2020 may not be a year that anyone wants to remember, but as 2021 progresses, it’s useful to reflect on the period when working from home – indeed, doing everything at home – became the ‘new normal’ and what this signifies for the months ahead.

And one small bright spot for the advertising industry is the rise of Connected TV (CTV). The streaming wars have introduced more top-tier inventory as an increasing number of players get into the game and more TV shows and movies come into play. People are looking at second (and even third) screens and are either glued to their favorite shows or have them on in the background; it’s fair to say that so much time on the sofa is leading to a rise in CTV.

COVID, CTV, and viewing habits in general

As pandemic-enforced lockdowns confined people to their homes, they – unsurprisingly – watched more TV. This trend was boosted with the launch of various new platforms, including Disney+, HBOMax, and NBC’s Peacock (with the UK progressing services such as Viacom-owned Pluto, Samsung TV Plus, and Roku). In short, Covid plus new content fuelled a big rise in CTV viewing.

Meanwhile, as everyone adapted to home-based entertainment, the ever-popular Netflix added a record number of subscribers to its roster in the second quarter of 2020. Growth has slowed as the pandemic boom subsides, with the company also citing lack of new content for the decline; this reasoning seems to be borne out by the three million new subscribers gained by HBO Max during the first quarter of 2021 when it made its entire collection of this year’s content available on the platform, as well as in theatres (albeit for a limited period).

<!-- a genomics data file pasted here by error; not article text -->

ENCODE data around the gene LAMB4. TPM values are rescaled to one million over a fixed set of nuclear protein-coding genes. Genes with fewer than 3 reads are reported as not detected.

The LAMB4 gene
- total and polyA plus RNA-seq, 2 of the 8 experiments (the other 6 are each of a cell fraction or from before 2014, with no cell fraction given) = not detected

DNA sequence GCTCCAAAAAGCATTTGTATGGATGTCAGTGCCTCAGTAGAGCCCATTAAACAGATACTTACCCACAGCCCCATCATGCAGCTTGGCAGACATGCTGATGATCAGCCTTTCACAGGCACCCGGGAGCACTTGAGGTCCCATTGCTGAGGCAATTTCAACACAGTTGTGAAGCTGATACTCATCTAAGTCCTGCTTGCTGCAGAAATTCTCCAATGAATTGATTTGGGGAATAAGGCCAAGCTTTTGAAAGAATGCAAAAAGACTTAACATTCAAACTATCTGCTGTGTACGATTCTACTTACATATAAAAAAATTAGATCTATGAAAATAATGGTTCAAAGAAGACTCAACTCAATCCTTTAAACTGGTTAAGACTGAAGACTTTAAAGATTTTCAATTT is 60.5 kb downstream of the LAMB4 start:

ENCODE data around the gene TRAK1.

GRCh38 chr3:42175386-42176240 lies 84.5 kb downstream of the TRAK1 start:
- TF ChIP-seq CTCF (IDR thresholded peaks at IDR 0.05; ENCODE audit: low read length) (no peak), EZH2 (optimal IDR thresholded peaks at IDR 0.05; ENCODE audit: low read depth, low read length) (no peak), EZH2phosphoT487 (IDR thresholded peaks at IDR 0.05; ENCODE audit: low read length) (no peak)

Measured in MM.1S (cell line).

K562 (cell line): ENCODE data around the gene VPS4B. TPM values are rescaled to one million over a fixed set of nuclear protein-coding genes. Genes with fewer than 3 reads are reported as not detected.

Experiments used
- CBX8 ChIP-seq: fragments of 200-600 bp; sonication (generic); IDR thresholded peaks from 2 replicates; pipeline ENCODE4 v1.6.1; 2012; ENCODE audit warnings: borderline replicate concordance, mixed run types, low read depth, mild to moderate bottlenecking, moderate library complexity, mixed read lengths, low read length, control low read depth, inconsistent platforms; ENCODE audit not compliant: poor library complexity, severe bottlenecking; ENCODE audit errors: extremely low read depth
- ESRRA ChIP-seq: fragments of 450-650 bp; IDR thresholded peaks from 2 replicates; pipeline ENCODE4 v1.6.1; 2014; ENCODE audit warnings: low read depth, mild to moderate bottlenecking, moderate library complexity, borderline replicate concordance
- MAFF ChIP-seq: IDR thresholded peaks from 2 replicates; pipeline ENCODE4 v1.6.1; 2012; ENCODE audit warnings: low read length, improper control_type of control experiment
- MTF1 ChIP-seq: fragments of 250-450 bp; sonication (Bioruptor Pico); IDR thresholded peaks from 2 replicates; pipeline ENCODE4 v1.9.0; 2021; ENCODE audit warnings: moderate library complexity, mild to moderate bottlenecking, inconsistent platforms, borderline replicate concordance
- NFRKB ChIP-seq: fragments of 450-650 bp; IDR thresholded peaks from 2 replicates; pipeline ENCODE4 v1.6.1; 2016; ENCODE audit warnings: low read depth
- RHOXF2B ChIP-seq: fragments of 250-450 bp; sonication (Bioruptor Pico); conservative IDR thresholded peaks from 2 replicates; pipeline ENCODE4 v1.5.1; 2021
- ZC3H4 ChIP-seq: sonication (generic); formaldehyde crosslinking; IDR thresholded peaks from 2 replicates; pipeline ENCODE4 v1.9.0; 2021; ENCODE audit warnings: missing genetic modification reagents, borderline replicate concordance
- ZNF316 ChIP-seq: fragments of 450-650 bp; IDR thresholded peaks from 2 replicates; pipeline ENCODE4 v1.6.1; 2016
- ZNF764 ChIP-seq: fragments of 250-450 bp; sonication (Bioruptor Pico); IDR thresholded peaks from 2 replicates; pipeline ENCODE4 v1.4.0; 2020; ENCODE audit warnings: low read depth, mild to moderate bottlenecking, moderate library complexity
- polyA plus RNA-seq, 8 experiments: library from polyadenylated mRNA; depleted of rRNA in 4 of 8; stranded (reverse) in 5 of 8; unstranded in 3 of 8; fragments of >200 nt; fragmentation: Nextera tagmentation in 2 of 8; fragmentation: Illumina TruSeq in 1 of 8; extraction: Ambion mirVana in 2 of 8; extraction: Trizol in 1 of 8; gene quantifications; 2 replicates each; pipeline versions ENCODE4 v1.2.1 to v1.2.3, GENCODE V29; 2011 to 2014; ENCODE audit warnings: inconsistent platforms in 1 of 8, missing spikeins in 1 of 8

Also Read: The Future of Advertising: Connected TV

At BidSwitch, we’ve seen advertising across CTV grow 150% year-on-year, representing a global ad spend increase of 140% for the channel; this growth predominantly centered on the US, where the uptick figure was 253%, with the UK seeing a rise of 129%. Perhaps even more significant in these times is that, while in 2019, the majority of US ad spend took place in the evening, during 2020, midday and the early afternoon saw a greater share-of-voice.

CTV in 2021

The extraordinary and unprecedented nature of 2020 led to a surge in CTV uptake. And while it is unlikely that the medium will see the same levels of growth this year, it seems some pandemic-driven behaviors will stick, with one of these being the shift to streaming services (particularly as the platforms continue to add original content, increasing their appeal still further with consumers).

And as CTV viewing expands, so too will advertising on the channel so that it will account for an increased proportion of both digital and TV spending during 2021. CTV ad spend is predicted to see an annual increase of 27.1% in the US, compared to 7.5% for digital. In the UK, Emarketer forecasts CTV users growing from 40.9 million in 2020 to 44.4 million by 2024

Programmatic ad buying for CTV